It’s no secret that first-year Minnesota Wild star Kirill Kaprizov has made a good first impression on fans of the team and the NHL at large.
The reigning NHL first star of the week has not only played well in his first two games in North America, but he had a part in each of the two game-winning goals in Los Angeles. He finished his first game with a steal and a breakaway overtime goal to give the Wild their first win and cap off a three-point game for Kaprizov. Two days later, he didn’t have as many points, but the one assist he tallied was a pass set up the one-time shot that won Minnesota its second straight overtime game.
So far, it looks like the player fans have waited more than five years for is not only on the roster but making a significant difference. One could say that the fanbase, media, and those beyond the Minnesota sports bubble are beginning to notice:
While it is great news and the best-case scenario for the Wild that Kaprizov is as good as advertised and showing it right away, he will have a slump as every player does. Minnesota should continue to use him heavily. He had the most minutes of any skater for the Wild in the opener against the Los Angeles Kings. His development should be the highest priority for Minnesota right now with a fluid roster this year.
Head coach Dean Evason should be prepared to continue his usage regardless of the results. Kaprizov will struggle at some point, and inevitably, the fanbase that hasn't had a true breakout star since Marian Gaborik more than 10 years ago might begin to wonder if he's really a franchise player. For example, in Kaprizov's second game, he made a few ill-advised passes through the middle that led to Kings' rushes down the ice. While these situations aren't ideal, they occasionally should be expected of players who are just emerging in the NHL.
The KHL might be close to the NHL's talent level, but this league is still indisputably the most talented in the world. When Kaprizov is forced to face better players on teams that aren't the Kings, who are one of the worst teams in the West this year, he will still have moments where he doesn't score or create opportunities for his teammates.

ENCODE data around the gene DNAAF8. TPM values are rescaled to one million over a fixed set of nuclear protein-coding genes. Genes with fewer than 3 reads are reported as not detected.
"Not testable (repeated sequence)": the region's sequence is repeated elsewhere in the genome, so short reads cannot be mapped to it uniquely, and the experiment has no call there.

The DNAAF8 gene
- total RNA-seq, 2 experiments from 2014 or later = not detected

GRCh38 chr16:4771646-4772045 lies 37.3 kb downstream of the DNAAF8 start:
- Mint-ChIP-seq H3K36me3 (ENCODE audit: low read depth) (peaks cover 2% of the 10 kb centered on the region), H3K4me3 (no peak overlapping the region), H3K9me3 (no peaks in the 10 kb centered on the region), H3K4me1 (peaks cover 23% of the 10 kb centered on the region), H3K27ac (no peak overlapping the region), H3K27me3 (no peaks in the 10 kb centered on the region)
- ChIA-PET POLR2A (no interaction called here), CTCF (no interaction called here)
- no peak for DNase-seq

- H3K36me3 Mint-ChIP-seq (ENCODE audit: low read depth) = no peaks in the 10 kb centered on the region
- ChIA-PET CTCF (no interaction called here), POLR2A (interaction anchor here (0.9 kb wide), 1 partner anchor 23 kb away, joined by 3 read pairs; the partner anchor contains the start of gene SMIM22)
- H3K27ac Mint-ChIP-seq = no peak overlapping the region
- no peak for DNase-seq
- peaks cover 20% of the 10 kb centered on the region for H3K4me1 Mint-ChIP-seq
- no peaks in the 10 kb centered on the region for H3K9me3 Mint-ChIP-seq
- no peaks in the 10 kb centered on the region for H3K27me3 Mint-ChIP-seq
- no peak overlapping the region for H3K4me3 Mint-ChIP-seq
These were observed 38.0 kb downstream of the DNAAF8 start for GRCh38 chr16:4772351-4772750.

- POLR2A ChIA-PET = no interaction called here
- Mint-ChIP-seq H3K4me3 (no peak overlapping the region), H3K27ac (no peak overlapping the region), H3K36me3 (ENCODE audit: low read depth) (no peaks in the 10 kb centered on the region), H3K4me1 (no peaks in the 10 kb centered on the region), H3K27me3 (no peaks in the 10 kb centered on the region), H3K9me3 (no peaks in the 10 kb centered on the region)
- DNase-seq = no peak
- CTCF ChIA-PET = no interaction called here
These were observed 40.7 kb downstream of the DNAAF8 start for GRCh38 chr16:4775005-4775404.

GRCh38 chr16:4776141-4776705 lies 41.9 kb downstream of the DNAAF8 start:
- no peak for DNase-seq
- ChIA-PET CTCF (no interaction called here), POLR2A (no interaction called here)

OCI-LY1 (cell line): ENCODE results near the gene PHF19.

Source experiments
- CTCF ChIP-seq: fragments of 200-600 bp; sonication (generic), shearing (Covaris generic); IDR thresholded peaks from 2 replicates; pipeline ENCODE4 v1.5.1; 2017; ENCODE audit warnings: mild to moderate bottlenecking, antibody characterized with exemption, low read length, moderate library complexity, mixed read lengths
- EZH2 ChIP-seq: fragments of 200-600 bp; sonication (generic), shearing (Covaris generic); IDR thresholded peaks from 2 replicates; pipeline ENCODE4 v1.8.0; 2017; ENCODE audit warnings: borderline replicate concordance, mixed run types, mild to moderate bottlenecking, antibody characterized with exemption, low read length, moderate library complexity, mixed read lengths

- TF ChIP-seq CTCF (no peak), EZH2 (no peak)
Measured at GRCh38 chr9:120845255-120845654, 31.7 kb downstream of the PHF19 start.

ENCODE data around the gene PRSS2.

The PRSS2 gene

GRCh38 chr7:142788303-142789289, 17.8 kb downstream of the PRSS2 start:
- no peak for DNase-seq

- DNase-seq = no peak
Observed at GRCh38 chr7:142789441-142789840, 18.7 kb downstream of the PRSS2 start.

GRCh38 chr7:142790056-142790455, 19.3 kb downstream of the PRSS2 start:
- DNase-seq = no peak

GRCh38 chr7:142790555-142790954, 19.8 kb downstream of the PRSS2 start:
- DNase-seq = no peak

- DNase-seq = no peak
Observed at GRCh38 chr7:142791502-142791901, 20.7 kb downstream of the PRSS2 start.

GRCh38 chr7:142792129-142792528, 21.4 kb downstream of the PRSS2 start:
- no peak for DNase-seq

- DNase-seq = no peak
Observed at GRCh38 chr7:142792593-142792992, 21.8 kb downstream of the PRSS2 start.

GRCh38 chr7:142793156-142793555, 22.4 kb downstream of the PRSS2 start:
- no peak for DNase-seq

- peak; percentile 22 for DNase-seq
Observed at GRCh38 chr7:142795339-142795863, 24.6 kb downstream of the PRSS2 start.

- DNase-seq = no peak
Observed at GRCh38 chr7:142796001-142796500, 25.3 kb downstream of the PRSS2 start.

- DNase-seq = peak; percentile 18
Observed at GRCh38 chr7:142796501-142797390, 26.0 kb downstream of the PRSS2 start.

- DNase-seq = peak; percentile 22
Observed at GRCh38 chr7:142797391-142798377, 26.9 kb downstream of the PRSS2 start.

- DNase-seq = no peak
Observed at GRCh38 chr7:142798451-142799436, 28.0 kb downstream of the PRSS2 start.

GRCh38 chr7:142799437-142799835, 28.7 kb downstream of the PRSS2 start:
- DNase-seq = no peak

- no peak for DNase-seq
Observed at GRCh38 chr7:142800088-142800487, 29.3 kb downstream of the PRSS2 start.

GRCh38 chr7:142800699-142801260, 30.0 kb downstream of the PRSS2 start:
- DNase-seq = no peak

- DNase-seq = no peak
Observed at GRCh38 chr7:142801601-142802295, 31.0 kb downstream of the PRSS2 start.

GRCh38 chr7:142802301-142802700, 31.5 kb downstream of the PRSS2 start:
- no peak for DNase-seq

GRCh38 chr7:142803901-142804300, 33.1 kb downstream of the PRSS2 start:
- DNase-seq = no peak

Even though he will have moments and games where he doesn't look like an explosive, game-changing player, he will get minutes. What can the Wild — specifically Evason — do to help mitigate the potential for a slump for Kaprizov this season?
Keep him on the power play. Kaprizov will flourish on the man advantage: His creativity and hard-nosed play have kept the puck moving and refreshed a power play that had become largely predictable through the last few seasons.
Also, take advantage of the last change at home. This is entirely in Evason's camp with regards to line adjustment and the rotation throughout the game. Evason might change how he deploys his lines against some of the better defenses and goalies in the division this year, like the St. Louis Blues, Vegas Golden Knights, or Colorado Avalanche.
If Kaprizov and his linemates end up struggling against some of these teams, Evason could attempt to 'hide' the line and play Kaprizov and Co. against the third or fourth line rather than line him up against each of those Stanley Cup contenders' top lines. This could keep his confidence high by getting better chances as he continues to ease into the league. By no means should this be a permanent solution, but a temporary one that could help Kaprizov acclimate himself to NHL competition.
All fans and media can do right now is continue to watch Kaprizov make his mark. If he begins to struggle, don't worry, this whole season is about preparing to open a competition window. If he continues to play like he has through three games for the next 53, the Wild will be in uncharted territory with a unanimous league-wide star.